Project Level: Intermediate: students who have taken Math 300
Additional Course Requirements: Linear algebra and abstract algebra, at an undergraduate level, are both recommended.
Programming Requirements: Basic programming experience is helpful, but not strictly necessary. A willingness to learn new software and experiment is most important.

Conformal dynamical systems on Carnot Groups

Faculty Mentor: Dr. Hadrian Quan

Project Description: Much is known about the interplay between real hyperbolic spaces and the geometry of their boundary. However this relationship is less understood in the case of hyperbolic spaces over non-real fields of numbers (such as the complex numbers, quaternions, etc). The ultimate goal of this project is to find many examples of complex hyperbolic spaces in which we can compute fractal dimension of the limit set of their boundary.

These fractal dimensions will be calculated by associating a dynamical system to the boundary of our complex hyperbolic space. These boundary spaces have their own geometric structure known as a Carnot group; Carnot groups are examples of smooth spaces which also have a group structure, and it is this group structure which will effect the dynamical system we construct.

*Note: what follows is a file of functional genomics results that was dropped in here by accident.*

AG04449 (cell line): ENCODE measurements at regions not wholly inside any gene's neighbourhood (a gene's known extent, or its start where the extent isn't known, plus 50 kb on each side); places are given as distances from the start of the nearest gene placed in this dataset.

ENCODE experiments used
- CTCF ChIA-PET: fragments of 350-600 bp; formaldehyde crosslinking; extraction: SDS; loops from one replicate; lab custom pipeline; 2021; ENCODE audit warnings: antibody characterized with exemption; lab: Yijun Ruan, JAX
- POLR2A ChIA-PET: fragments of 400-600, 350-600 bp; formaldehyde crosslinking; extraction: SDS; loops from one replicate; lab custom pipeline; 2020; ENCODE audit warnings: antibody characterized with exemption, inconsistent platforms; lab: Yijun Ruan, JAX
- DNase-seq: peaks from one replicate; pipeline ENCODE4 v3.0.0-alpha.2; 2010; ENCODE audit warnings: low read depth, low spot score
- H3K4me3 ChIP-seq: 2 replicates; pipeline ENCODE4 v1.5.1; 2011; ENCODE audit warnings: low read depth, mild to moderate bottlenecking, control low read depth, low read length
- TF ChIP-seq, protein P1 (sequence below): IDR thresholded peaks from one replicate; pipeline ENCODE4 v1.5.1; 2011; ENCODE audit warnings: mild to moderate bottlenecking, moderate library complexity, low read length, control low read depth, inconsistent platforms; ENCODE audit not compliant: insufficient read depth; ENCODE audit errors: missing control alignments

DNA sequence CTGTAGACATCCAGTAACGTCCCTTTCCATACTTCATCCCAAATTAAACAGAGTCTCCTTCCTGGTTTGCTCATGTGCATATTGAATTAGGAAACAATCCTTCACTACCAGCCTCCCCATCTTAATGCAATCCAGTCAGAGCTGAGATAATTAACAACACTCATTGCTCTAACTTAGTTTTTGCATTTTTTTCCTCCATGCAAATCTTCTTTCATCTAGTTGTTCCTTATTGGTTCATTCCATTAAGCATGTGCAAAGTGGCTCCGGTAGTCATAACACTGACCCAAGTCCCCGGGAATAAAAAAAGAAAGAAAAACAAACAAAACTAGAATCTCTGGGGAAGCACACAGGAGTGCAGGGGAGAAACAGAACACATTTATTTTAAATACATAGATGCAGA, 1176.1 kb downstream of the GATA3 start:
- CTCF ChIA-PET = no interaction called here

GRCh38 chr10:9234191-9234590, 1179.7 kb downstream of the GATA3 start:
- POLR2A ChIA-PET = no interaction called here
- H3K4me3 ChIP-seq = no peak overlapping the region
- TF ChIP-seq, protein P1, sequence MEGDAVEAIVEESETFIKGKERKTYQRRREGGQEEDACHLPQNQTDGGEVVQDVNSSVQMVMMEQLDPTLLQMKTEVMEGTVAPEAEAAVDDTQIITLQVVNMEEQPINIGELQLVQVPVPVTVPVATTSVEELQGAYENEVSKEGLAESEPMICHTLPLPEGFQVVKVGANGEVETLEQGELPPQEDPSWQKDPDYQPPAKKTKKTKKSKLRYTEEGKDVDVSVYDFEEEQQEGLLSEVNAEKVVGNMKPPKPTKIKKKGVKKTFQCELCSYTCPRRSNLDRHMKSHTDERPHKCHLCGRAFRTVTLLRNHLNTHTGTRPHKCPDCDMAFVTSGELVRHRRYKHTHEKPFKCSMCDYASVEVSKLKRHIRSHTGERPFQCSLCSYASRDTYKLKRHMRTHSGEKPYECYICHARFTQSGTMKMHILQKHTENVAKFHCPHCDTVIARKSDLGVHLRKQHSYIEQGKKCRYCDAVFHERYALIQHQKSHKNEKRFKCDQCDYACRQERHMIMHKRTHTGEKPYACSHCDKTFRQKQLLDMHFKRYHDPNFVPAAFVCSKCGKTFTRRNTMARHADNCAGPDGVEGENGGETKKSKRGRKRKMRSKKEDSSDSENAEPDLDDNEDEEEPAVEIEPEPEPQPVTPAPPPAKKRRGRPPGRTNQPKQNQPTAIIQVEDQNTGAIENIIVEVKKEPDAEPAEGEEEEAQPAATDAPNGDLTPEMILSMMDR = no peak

Any experience with either analysis or differential geometry would be helpful for this project, but is certainly not necessary.

Project Level: Advanced: students who have taken multiple upper-level mathematics courses
Additional Course Requirements: Math 300, Math 307 and 309 would be helpful
Programming Requirements: Some python is preferred but not needed for every student

Counting spanning trees on weighted lattices

Faculty Mentor: Dr. Harry Richman

Project Description: The problem of counting spanning trees on a graph is of interest in combinatorics, probability, and statistical physics. On a regular 2-dimensional lattice, the number of spanning trees is known to grow exponentially. The exponential rate is known for the square and triangular lattices, but not for other lattices. The goal of this project is to calculate the asymptotic growth of the number of spanning trees on the Kagome lattice. Students will learn about graph Laplacians, Kirchhoff’s matrix-tree theorem, asymptotic analysis, and random walks on graphs. Computational tools may also be used.

Project Level: Intermediate: students who have taken Math 300
Additional Course Requirements: 208 (linear algebra)
Programming Requirements: programming experience preferred but not required